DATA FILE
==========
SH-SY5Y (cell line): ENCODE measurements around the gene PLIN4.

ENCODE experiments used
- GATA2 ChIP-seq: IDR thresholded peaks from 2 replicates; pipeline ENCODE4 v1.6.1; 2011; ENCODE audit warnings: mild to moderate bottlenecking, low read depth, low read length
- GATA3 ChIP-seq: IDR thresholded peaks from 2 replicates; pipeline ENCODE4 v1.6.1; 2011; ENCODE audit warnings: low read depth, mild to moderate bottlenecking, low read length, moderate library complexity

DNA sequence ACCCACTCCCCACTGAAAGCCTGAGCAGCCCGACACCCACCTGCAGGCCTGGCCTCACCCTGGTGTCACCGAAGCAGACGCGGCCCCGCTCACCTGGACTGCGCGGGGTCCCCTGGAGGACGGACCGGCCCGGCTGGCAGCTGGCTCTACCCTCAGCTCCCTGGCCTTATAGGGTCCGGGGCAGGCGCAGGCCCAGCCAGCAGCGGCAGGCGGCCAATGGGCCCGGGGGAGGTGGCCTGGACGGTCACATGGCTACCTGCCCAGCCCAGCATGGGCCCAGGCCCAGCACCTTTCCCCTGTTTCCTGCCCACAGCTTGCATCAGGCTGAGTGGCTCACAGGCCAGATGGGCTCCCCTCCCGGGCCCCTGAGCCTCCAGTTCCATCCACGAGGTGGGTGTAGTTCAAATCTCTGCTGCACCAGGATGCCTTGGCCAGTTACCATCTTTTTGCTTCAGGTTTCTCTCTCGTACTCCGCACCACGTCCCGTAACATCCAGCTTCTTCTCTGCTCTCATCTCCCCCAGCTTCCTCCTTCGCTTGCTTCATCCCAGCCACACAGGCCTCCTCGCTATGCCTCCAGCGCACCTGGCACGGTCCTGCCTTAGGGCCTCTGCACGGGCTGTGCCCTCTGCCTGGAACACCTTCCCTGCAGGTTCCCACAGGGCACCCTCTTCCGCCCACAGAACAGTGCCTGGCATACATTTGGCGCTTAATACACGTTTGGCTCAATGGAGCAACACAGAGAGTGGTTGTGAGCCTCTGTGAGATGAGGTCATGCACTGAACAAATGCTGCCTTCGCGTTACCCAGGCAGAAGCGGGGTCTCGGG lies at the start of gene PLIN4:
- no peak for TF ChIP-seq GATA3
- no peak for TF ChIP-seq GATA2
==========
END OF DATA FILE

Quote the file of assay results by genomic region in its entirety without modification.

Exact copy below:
SH-SY5Y (cell line): ENCODE measurements around the gene PLIN4.

ENCODE experiments used
- GATA2 ChIP-seq: IDR thresholded peaks from 2 replicates; pipeline ENCODE4 v1.6.1; 2011; ENCODE audit warnings: mild to moderate bottlenecking, low read depth, low read length
- GATA3 ChIP-seq: IDR thresholded peaks from 2 replicates; pipeline ENCODE4 v1.6.1; 2011; ENCODE audit warnings: low read depth, mild to moderate bottlenecking, low read length, moderate library complexity

DNA sequence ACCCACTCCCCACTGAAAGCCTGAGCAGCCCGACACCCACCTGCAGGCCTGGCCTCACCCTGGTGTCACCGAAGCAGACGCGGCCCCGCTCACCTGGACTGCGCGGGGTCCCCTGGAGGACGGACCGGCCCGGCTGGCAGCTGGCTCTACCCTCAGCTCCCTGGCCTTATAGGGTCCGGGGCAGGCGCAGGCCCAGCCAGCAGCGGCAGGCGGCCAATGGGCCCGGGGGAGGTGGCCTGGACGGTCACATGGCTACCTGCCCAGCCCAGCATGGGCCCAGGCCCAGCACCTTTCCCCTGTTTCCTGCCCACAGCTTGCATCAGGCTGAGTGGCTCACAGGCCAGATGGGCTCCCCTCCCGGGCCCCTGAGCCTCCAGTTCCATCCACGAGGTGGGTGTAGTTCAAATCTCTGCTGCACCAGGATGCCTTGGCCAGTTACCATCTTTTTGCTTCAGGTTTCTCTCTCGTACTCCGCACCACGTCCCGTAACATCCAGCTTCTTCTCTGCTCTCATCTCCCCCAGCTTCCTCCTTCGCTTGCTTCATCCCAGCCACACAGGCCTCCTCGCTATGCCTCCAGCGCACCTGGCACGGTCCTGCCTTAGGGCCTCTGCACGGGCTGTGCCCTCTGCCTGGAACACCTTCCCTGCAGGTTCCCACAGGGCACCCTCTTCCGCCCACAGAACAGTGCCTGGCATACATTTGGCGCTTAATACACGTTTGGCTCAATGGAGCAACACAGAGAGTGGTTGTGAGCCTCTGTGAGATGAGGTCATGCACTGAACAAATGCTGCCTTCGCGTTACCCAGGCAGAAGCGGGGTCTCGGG lies at the start of gene PLIN4:
- no peak for TF ChIP-seq GATA3
- no peak for TF ChIP-seq GATA2